He had been in the civil service for 32 years since joining the Administrative and Diplomatic Service on Jan 13, 1986, he said.

“He has gained extensive experience in economic and financial management as well as human capital development,” he said.

Dr Mohd Gazali had also served as the National Institute of Public Administration director; Human Resources Ministry deputy secretary-general (operations); Economic Planning Unit Human Capital Development Section director and Network Asia Pacific Schools and Institutes of Public Administration and Governance executive director.

Dr Mohd Gazali holds a Bachelor of Economics degree from Universiti Malaya, a Master’s of Business Administration (Finance) from the University of Nottingham, United Kingdom and a PhD in Global Information and Telecommunications from Waseda University, Japan.


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Don’t spoil your child

Sunday, May 20th, 2018
Children should be taught about the concepts of responsibility and accountability from an early age. FILE PIC

RECENTLY, a Twitter user uploaded a photo of a banner hanging on the gates of a school in Subang Jaya, and it went viral for all the right reasons.

The banner read, “If you are delivering your child’s forgotten lunch, books, homework, shoes, instruments, etc., please TURN AROUND AND LEAVE. Your child will learn to solve problems and take responsibility for the consequences in your absence. Thank you.”

When I saw it, I couldn’t agree more.

Clearly, the school was prepared to face potential backlash or, at the very least, harsh criticism from parents, otherwise the banner wouldn’t have been hung on the school gates in the first place.


When I was growing up, my parents did a good job in teaching me the concepts of responsibility and accountability. I would be given reminders in matters pertaining to school, house chores and everything else in between. However, if I forgot to do something important, I had to accept the responsibility and impending punishment.

I remember once when I had forgotten to bring my homework to class. The teacher had reminded me countless times to bring it on that day, but it slipped my mind.

As much as I knew that I could try my luck by calling my mother, who was at home, to ask if she could bring it over to school and pass it to me, I knew that it would be a futile attempt.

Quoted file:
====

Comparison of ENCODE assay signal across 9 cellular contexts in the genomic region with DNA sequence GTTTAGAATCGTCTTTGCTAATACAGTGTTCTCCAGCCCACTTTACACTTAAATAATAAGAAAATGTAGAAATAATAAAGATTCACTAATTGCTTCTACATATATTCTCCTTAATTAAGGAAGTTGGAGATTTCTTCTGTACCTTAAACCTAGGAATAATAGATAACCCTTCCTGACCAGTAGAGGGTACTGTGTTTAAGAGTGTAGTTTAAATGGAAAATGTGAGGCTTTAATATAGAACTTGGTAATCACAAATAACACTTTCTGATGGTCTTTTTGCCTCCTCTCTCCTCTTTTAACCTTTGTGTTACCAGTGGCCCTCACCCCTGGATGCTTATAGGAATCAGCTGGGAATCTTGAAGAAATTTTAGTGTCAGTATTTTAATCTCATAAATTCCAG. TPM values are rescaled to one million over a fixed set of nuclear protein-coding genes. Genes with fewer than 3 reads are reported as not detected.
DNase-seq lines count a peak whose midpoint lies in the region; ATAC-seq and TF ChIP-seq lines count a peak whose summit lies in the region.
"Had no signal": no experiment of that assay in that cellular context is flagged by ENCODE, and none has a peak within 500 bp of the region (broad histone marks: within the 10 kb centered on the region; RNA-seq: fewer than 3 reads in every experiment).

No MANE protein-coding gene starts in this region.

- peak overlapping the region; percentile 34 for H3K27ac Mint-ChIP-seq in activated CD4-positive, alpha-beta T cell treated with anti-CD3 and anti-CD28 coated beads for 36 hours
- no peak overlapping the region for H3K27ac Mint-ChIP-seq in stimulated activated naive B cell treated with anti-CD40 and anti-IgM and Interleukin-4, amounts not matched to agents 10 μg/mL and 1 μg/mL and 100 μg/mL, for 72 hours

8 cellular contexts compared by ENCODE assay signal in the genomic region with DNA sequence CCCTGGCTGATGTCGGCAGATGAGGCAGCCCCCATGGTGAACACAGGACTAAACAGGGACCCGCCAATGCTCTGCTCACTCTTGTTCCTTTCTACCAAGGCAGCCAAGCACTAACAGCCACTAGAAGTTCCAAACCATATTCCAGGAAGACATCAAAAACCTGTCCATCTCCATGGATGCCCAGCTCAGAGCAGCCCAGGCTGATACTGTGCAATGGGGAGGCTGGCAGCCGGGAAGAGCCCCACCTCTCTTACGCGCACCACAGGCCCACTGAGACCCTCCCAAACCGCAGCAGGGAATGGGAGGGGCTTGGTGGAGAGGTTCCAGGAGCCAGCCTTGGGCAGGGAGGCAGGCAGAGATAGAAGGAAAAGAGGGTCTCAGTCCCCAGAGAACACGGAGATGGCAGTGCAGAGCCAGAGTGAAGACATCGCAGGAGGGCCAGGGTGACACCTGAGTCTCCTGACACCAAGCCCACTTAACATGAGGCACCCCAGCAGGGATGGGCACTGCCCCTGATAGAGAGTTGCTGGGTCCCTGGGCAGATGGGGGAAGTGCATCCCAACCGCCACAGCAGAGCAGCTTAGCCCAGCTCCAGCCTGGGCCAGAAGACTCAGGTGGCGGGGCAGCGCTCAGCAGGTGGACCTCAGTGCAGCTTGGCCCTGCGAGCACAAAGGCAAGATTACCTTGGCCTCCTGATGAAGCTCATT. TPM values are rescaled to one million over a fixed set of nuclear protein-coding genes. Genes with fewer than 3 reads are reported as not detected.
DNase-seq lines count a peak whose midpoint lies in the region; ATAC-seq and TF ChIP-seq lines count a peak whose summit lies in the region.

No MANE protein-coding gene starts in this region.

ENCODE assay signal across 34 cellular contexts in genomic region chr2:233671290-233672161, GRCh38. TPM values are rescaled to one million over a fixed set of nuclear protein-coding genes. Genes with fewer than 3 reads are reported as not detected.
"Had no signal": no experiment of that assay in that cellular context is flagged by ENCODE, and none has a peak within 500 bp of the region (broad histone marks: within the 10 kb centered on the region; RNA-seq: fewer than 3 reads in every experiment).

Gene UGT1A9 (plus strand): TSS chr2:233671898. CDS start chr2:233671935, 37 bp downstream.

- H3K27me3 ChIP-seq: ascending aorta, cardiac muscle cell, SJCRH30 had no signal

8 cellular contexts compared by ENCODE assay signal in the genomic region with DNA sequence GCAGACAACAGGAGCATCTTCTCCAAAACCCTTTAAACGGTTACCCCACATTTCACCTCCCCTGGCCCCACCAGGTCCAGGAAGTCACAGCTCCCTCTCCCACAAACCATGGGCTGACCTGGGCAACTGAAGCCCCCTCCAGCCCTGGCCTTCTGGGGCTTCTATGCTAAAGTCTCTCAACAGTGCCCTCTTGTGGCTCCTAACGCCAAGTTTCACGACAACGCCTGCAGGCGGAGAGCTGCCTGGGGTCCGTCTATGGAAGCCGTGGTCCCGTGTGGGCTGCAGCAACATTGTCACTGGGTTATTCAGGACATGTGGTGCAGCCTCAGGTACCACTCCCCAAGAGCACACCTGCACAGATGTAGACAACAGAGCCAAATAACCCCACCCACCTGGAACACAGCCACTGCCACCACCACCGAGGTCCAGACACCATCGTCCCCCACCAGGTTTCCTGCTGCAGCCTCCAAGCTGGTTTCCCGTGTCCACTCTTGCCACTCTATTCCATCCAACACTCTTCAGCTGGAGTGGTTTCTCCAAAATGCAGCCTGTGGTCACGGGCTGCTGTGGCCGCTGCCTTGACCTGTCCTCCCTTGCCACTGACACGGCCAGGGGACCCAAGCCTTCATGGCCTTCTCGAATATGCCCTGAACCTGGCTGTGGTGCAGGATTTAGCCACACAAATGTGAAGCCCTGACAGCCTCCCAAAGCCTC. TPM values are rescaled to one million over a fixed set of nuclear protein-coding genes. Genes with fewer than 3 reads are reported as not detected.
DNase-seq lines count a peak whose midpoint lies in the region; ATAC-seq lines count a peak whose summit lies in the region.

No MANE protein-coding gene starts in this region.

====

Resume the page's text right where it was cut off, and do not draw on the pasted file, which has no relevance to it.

I knew that I would probably get a lecture instead and nowhere closer to my homework, so I braced myself for the worst.

Needless to say, I was made to stand the entire period in class as a punishment for not doing what I was told to do.

I was the only one who had forgotten and the embarrassment hurt me more than anything else. That being said, I learnt my lesson. I told myself that I would never be careless again.

When I got home, I told my mother about the incident. To my astonishment, she admitted knowing I had forgotten something important because I had left it on my bed that morning. Feeling upset, I asked her why she had not just taken a drive to school to pass it to me.

She smiled and said that I wouldn’t have learnt my lesson if she had done that. I had no choice but to agree with her.

Her method could sometimes be misinterpreted as uncaring, but I knew that it was the right way to teach someone an important life lesson.

That was almost two decades ago.

So, when I saw the viral tweet, I appreciated the effort that the school has taken to instil good values and educate children to be accountable for their actions.

If there is one thing that I have noticed about the current generation of students, it is that many of them are sheltered and most times end up becoming rather spoilt.

They don’t bother to understand the concept of responsibility because they almost never need to bear the consequences of their actions, or lack thereof.

It is high time parents went back to how things were. Don’t spoil your child by being there a lot more than necessary. Your children will still be able to do fine in school if they forget to bring their pocket money or text- books. If anything, it would teach them to be more responsible in future.

I understand that parents do not want their children to endure pain and suffering, but, sometimes, it’s a necessary evil to educate them.

Instead of spoiling them, let them learn.

Instead of providing too much, let them seek.


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Dr Morni Thanks Teachers for their Genuine Contributions to Students Success.

Monday, May 15th, 2017

Teachers Day is celebrated on May 16 in Malaysia. This significant date is dedicated to all teachers throughout the country for their contributions in building our young generations; and also to commemorate the endorsement of the Razak Report in 1956; an educational proposal aimed at reforming the educational system in Malaya at that time (now Malaysia).